Pyar Kiya To Darna Kya

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"Pyar Kiya To Darna Kya"
Song by Naushad, Shakeel Badayuni and Lata Mangeshkar
English title"Why should I be afraid to be in love?"
Released1960 (1960)
GenreBollywood film song
Lyricist(s)Shakeel Badayuni
Music video
"Pyar Kiya To Darna Kya" on YouTube

"Pyar Kiya To Darna Kya" ("Why should I be afraid to be in love?") is a song from the famous Indian movie Mughal-e-Azam (1960), which was directed by K. Asif. The song was composed by Naushad, written by Shakeel Badayuni, and sung by Lata Mangeshkar with a chorus. The song, when the film was first released, was in black and white. It is shot in a set inspired by the Sheesh Mahal of the Lahore Fort.


The composition of "Pyar Kiya To Darna Kya" was especially time-consuming – on the day of the song's recording, Naushad rejected two sets of lyrics made by Shakeel Badayuni. Subsequently, a "brainstorming session" was held on Naushad's terrace, beginning in the early part of the evening and lasting until next day.[1][2] Late in the night, Naushad remembered a folk song from eastern Uttar Pradesh with the lyrics going as "Prem kiya, kya chori kari hai..." ("I have loved, does it mean that I have stolen?"). The song was converted into a ghazal and subsequently recorded.[3] At that time, since there was no technology to provide for the reverberation of sound heard in the song, Naushad had Lata Mangeshkar sing the song in a studio bathroom.[4]

Form and meaning[edit]

The song starts with a vocal rendition in the classical style by noted classical singer of the time, Bade Ghulam Ali. His part in the song is meant to represent the voice of Tansen, one of Akbar's Nine Jewels, considered to have had the ability to bring rain from the sky and light candles in the dark with his singing. This rendition is followed by a solo by Lata Mangeshkar, composed as an ode by the lead character in the film, Anarkali, to the Prince for whom she declares her love. She does this in front of the King and the whole court, knowing well enough that the king is opposed to their love and such an open declaration might be considered as rebellion.

In many lines of the song, the courtesan taunts the great emperor by repeatedly declaring her refusal to hide her true feelings even in the face of likely death. The song ends with a chorus singing the refrain (the titular "Pyar Kiya Toh Darna Kya"). A loose translation of the song would be:

A person, in this world,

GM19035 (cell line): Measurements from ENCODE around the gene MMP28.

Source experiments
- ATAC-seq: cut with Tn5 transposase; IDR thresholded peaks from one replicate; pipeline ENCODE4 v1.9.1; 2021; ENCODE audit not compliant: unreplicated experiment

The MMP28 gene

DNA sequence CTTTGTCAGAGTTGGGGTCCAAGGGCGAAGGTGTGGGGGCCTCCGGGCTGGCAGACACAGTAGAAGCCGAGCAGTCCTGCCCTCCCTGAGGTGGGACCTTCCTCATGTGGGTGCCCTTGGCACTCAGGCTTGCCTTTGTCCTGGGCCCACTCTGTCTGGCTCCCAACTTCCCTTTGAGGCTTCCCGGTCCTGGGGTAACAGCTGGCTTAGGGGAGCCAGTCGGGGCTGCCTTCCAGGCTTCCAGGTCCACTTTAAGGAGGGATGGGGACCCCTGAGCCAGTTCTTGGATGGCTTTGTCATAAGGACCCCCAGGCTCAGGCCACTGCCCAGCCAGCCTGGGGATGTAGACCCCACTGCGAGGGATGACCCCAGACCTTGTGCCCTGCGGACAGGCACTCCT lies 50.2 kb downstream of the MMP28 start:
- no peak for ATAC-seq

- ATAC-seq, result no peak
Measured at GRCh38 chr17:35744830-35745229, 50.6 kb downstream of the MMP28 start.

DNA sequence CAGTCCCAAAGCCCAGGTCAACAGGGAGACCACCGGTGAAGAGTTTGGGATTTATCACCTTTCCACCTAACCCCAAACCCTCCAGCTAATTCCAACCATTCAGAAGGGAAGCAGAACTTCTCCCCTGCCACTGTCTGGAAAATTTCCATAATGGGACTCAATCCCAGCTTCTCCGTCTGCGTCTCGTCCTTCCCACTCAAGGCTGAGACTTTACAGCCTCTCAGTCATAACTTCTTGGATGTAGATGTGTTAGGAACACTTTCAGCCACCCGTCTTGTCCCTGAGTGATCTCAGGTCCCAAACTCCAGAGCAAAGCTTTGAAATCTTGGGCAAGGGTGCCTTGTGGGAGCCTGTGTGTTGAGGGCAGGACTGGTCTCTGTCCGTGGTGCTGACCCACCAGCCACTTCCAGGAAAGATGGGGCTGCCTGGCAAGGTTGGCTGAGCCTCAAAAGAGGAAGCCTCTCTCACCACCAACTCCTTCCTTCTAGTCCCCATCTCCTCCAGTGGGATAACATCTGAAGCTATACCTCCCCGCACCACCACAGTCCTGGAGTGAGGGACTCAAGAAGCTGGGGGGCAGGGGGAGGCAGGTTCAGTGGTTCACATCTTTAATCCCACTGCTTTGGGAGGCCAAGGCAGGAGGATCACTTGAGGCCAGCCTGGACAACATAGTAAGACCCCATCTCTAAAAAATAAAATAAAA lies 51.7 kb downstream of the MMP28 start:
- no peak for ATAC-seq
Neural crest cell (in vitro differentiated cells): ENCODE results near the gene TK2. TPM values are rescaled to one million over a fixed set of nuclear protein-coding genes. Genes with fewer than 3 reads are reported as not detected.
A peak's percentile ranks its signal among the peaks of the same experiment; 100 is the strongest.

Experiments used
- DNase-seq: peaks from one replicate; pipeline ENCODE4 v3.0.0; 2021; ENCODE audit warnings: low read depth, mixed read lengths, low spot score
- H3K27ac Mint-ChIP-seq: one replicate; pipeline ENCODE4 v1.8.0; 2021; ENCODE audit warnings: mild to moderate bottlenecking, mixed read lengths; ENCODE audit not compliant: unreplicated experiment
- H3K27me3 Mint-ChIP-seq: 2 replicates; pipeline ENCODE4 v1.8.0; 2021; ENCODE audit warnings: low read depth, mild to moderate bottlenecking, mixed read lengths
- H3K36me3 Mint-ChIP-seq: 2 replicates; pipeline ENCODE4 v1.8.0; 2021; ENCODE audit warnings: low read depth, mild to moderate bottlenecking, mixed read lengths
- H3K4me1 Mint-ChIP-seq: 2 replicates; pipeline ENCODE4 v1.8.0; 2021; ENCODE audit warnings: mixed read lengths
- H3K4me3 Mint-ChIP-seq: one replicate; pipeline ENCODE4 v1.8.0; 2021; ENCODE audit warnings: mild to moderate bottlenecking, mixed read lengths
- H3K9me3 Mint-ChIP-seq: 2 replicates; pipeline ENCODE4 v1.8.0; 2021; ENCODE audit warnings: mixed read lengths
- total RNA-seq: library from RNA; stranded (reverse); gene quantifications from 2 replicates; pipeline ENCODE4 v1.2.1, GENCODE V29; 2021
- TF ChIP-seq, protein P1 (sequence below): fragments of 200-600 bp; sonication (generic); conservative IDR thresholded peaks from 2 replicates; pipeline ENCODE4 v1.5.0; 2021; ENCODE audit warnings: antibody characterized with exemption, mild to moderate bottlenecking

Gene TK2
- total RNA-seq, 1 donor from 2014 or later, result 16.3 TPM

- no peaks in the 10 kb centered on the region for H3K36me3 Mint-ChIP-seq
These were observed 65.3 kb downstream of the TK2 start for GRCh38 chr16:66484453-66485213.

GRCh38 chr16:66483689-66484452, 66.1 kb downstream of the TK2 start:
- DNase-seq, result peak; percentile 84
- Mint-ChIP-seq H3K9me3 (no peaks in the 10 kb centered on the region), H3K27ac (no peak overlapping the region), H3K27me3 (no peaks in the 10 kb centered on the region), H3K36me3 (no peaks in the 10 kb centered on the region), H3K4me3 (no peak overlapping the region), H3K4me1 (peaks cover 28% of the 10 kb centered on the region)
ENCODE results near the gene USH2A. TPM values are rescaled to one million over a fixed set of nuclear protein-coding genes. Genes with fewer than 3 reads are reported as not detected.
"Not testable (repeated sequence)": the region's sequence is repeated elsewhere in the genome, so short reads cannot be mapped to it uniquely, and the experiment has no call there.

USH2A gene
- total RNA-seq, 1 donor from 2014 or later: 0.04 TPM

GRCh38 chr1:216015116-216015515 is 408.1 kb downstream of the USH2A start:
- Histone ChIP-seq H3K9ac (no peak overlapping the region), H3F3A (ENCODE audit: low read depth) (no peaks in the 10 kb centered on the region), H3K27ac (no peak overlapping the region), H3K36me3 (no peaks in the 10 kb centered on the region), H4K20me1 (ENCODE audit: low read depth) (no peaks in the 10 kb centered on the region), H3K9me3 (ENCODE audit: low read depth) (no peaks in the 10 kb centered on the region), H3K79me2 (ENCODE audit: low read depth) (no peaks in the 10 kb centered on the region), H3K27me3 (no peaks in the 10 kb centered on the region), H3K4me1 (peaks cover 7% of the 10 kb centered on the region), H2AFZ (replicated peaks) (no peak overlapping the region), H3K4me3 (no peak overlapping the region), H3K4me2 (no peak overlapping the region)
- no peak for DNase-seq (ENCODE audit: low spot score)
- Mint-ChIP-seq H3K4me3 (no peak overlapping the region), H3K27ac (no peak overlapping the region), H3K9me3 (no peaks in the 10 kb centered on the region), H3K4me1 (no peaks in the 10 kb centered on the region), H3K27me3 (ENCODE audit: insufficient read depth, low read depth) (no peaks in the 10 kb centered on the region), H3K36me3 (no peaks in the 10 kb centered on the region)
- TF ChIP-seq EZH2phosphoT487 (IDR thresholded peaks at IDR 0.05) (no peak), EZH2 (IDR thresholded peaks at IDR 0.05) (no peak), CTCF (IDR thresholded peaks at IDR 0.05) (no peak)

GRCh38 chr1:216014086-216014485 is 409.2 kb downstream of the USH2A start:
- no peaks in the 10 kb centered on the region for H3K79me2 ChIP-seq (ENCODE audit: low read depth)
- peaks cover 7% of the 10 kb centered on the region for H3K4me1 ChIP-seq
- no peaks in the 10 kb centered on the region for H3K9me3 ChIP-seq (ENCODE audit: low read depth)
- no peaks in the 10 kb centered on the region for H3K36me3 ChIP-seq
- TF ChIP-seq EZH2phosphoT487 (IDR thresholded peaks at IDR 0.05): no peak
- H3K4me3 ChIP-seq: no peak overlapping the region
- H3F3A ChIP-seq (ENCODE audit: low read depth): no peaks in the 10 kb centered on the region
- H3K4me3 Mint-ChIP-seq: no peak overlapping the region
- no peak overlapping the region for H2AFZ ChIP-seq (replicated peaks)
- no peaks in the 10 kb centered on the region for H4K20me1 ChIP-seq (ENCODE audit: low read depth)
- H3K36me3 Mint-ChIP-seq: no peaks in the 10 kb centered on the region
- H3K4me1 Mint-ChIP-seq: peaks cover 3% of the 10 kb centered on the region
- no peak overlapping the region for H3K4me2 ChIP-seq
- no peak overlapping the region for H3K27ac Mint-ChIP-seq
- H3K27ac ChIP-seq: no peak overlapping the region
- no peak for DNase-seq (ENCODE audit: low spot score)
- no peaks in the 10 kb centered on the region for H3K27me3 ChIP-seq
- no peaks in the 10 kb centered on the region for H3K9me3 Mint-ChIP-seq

Falls in love only once.
They carry that pain (of love) with them in Life,
They carry that pain with them in Death.
Why should I be afraid to be in love?
Why should I be afraid to be in love?
Being in love is not a crime (as if I have stolen something),
I am only in love...
Being in love is not a crime,
So why should I breathe softly behind closed doors?
Why should I be afraid to be in love?
Why should I be afraid to be in love?
Today I will speak from the heart,
Let this world put me to death for it!
Death witnessed by everyone is (anyway) the best,
What is the point of dying a little bit every day?
Why should I be afraid to be in love?
Fondness for him will remain in my heart,
Like this lamp that will remain lit through the evening.
To live in love, to die in love,
These remain the sole aims of my life now.
Why should I be afraid to be in love?
Our love for one another will not stay hidden,
Your gaze sees (its proof) in every direction.
When I do not hide anything from the Creator Himself,
Why, then, should I hide from His created servant?
Why should I be afraid to be in love?


The song "Pyar Kiya To Darna Kya" was filmed in a set inspired by the Sheesh Mahal of the Lahore Fort, in the Mohan Studios. The particular set was noted for its size, which measured 150 feet in length, 80 feet in breadth and 35 feet in height.[1] A heavily-discussed aspect of the set was the presence of numerous small mirrors made of Belgian glass, which were crafted and designed by workers from Firozabad.[5] The set took two years to build and cost more than ₹1.5 million[6] ($320,000),[7] equivalent to $3 million (₹200 million) adjusted for inflation.

The sequence cost more than 1 million to execute, a price higher than the budget of an entire film at that time. The high cost increased fears that the financiers of the film would face bankruptcy.[8] It was the most expensive Indian music video up until then, and remained the most expensive for decades.[9]


  1. ^ a b Vijayakar, Rajiv (6 August 2010). "Celluloid monument". The Indian Express. Retrieved 4 August 2012.
  2. ^ Raheja, Dinesh (15 February 2003). "Mughal-e-Azam: A work of art". Rediff. Archived from the original on 24 June 2012. Retrieved 4 August 2012.
  3. ^ "Mughal-e-Azam turns 50". Hindustan Times. 5 August 2010. Retrieved 4 August 2012.
  4. ^ "Music mogul". Hindustan Times. Highbeam. 2 June 2007. Archived from the original on 5 November 2013. Retrieved 4 August 2012.
  5. ^ "Is it sunset for Bollywood's magnificent 'sets'?". The Indian Express. 17 July 2011. Archived from the original on 25 June 2012. Retrieved 4 August 2012.
  6. ^ Warsi, Shakil (2009). Mughal-E-Azam. Rupa & Company. p. 57. ISBN 978-81-291-1321-4.
  7. ^ "Official exchange rate (LCU per US$, period average)". World Bank. 1960. Retrieved 13 December 2018.
  8. ^ Burman, Jivraj (7 August 2008). "Mughal-e-Azam: reliving the making of an epic". Hindustan Times. Archived from the original on 24 June 2012. Retrieved 4 August 2012.
  9. ^ "Here Are The 12 Most Expensive Songs Ever Made In Bollywood". UC News. 19 May 2018.